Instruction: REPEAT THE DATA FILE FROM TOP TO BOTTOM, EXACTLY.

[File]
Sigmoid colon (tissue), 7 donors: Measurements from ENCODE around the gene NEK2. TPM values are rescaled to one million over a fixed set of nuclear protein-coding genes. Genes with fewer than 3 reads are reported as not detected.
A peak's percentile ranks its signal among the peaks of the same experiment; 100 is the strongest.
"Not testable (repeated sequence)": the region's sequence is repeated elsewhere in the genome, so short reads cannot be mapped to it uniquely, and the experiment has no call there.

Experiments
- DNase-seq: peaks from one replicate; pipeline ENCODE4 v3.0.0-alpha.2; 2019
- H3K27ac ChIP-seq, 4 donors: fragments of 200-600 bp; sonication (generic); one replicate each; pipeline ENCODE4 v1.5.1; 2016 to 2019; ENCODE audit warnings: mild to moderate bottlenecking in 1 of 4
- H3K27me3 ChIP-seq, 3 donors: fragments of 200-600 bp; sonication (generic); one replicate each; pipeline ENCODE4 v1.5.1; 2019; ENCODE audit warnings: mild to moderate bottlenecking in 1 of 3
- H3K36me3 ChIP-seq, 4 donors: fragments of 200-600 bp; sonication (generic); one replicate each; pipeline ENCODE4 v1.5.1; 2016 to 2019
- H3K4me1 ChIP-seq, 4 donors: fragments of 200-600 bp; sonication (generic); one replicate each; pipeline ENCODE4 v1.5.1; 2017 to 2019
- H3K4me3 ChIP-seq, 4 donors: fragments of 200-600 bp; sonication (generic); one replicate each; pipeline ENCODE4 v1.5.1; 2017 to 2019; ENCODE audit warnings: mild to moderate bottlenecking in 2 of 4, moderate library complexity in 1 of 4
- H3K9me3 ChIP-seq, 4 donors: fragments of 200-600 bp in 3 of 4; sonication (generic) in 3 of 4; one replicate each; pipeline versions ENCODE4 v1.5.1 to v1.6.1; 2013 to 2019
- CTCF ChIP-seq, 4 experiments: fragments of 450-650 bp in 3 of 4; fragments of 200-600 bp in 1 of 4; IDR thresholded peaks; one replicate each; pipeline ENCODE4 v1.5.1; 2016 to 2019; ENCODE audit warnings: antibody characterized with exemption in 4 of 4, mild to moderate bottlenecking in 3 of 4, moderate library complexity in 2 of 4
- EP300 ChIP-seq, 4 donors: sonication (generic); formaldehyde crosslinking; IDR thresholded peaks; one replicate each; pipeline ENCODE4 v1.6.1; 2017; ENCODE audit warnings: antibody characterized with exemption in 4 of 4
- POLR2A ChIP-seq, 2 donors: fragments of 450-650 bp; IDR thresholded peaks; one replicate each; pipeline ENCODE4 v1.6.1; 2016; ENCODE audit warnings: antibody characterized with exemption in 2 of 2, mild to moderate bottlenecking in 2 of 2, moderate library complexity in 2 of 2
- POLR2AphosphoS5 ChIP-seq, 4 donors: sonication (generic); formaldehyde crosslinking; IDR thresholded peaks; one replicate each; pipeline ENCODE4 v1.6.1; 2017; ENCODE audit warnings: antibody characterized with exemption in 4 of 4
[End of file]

Sigmoid colon (tissue), 7 donors: Measurements from ENCODE around the gene NEK2. TPM values are rescaled to one million over a fixed set of nuclear protein-coding genes. Genes with fewer than 3 reads are reported as not detected.
A peak's percentile ranks its signal among the peaks of the same experiment; 100 is the strongest.
"Not testable (repeated sequence)": the region's sequence is repeated elsewhere in the genome, so short reads cannot be mapped to it uniquely, and the experiment has no call there.

Experiments
- DNase-seq: peaks from one replicate; pipeline ENCODE4 v3.0.0-alpha.2; 2019
- H3K27ac ChIP-seq, 4 donors: fragments of 200-600 bp; sonication (generic); one replicate each; pipeline ENCODE4 v1.5.1; 2016 to 2019; ENCODE audit warnings: mild to moderate bottlenecking in 1 of 4
- H3K27me3 ChIP-seq, 3 donors: fragments of 200-600 bp; sonication (generic); one replicate each; pipeline ENCODE4 v1.5.1; 2019; ENCODE audit warnings: mild to moderate bottlenecking in 1 of 3
- H3K36me3 ChIP-seq, 4 donors: fragments of 200-600 bp; sonication (generic); one replicate each; pipeline ENCODE4 v1.5.1; 2016 to 2019
- H3K4me1 ChIP-seq, 4 donors: fragments of 200-600 bp; sonication (generic); one replicate each; pipeline ENCODE4 v1.5.1; 2017 to 2019
- H3K4me3 ChIP-seq, 4 donors: fragments of 200-600 bp; sonication (generic); one replicate each; pipeline ENCODE4 v1.5.1; 2017 to 2019; ENCODE audit warnings: mild to moderate bottlenecking in 2 of 4, moderate library complexity in 1 of 4
- H3K9me3 ChIP-seq, 4 donors: fragments of 200-600 bp in 3 of 4; sonication (generic) in 3 of 4; one replicate each; pipeline versions ENCODE4 v1.5.1 to v1.6.1; 2013 to 2019
- CTCF ChIP-seq, 4 experiments: fragments of 450-650 bp in 3 of 4; fragments of 200-600 bp in 1 of 4; IDR thresholded peaks; one replicate each; pipeline ENCODE4 v1.5.1; 2016 to 2019; ENCODE audit warnings: antibody characterized with exemption in 4 of 4, mild to moderate bottlenecking in 3 of 4, moderate library complexity in 2 of 4
- EP300 ChIP-seq, 4 donors: sonication (generic); formaldehyde crosslinking; IDR thresholded peaks; one replicate each; pipeline ENCODE4 v1.6.1; 2017; ENCODE audit warnings: antibody characterized with exemption in 4 of 4
- POLR2A ChIP-seq, 2 donors: fragments of 450-650 bp; IDR thresholded peaks; one replicate each; pipeline ENCODE4 v1.6.1; 2016; ENCODE audit warnings: antibody characterized with exemption in 2 of 2, mild to moderate bottlenecking in 2 of 2, moderate library complexity in 2 of 2
- POLR2AphosphoS5 ChIP-seq, 4 donors: sonication (generic); formaldehyde crosslinking; IDR thresholded peaks; one replicate each; pipeline ENCODE4 v1.6.1; 2017; ENCODE audit warnings: antibody characterized with exemption in 4 of 4